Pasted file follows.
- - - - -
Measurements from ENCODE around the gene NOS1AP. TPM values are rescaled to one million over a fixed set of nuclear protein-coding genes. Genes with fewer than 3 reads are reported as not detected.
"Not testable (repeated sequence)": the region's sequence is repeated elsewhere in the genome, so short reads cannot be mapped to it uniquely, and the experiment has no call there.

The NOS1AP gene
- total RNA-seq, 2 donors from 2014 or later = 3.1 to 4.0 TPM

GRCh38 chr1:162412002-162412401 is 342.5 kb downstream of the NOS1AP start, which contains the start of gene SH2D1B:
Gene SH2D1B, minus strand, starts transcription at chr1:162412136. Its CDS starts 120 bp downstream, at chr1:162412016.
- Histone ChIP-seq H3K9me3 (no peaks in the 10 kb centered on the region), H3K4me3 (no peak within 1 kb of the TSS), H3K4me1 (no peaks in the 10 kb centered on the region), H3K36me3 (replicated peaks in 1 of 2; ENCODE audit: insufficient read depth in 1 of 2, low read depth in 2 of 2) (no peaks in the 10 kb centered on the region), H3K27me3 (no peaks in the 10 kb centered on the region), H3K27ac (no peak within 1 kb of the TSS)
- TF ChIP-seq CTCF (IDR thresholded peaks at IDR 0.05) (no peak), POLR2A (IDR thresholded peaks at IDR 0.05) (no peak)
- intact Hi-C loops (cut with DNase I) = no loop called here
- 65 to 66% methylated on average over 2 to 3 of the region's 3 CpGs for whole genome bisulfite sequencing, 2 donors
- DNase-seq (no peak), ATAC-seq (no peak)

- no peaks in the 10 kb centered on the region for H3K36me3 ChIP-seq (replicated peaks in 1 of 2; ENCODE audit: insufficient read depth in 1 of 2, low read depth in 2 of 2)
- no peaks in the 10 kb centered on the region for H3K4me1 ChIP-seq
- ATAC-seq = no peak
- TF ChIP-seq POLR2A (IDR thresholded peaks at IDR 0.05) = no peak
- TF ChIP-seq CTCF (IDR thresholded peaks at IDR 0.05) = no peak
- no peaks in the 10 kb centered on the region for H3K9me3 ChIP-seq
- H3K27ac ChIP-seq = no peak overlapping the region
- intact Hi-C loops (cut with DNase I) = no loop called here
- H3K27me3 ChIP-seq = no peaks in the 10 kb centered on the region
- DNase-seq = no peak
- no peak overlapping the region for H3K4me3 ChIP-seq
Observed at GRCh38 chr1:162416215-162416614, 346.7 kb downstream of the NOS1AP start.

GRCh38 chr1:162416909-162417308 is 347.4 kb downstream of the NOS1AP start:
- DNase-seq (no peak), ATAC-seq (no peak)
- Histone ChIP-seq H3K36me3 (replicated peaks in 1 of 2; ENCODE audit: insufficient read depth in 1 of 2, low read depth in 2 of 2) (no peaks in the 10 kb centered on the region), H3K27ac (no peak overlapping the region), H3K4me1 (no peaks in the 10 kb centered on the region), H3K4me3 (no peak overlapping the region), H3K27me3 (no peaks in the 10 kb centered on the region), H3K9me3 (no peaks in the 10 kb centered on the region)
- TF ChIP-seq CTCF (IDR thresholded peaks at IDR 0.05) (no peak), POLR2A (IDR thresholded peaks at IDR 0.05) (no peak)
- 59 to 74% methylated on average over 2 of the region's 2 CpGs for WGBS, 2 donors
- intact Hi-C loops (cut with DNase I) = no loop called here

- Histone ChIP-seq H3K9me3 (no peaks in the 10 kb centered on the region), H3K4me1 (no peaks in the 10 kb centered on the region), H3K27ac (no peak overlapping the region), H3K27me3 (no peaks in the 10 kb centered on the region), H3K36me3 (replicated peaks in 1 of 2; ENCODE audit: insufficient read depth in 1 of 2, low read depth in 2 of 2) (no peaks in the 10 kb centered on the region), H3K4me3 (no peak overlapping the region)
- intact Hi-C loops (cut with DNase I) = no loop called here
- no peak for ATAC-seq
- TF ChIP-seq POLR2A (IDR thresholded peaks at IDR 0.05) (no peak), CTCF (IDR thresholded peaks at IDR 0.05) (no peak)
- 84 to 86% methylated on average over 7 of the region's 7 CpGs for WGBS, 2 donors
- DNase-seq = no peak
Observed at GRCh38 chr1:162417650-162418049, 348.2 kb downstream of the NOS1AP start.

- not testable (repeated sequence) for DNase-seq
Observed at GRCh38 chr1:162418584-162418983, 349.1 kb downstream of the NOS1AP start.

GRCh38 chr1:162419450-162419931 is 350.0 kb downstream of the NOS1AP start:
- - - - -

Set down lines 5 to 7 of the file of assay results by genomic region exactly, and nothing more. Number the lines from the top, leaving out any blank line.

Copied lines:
GRCh38 chr1:162412002-162412401 is 342.5 kb downstream of the NOS1AP start, which contains the start of gene SH2D1B:
Gene SH2D1B, minus strand, starts transcription at chr1:162412136. Its CDS starts 120 bp downstream, at chr1:162412016.
- Histone ChIP-seq H3K9me3 (no peaks in the 10 kb centered on the region), H3K4me3 (no peak within 1 kb of the TSS), H3K4me1 (no peaks in the 10 kb centered on the region), H3K36me3 (replicated peaks in 1 of 2; ENCODE audit: insufficient read depth in 1 of 2, low read depth in 2 of 2) (no peaks in the 10 kb centered on the region), H3K27me3 (no peaks in the 10 kb centered on the region), H3K27ac (no peak within 1 kb of the TSS)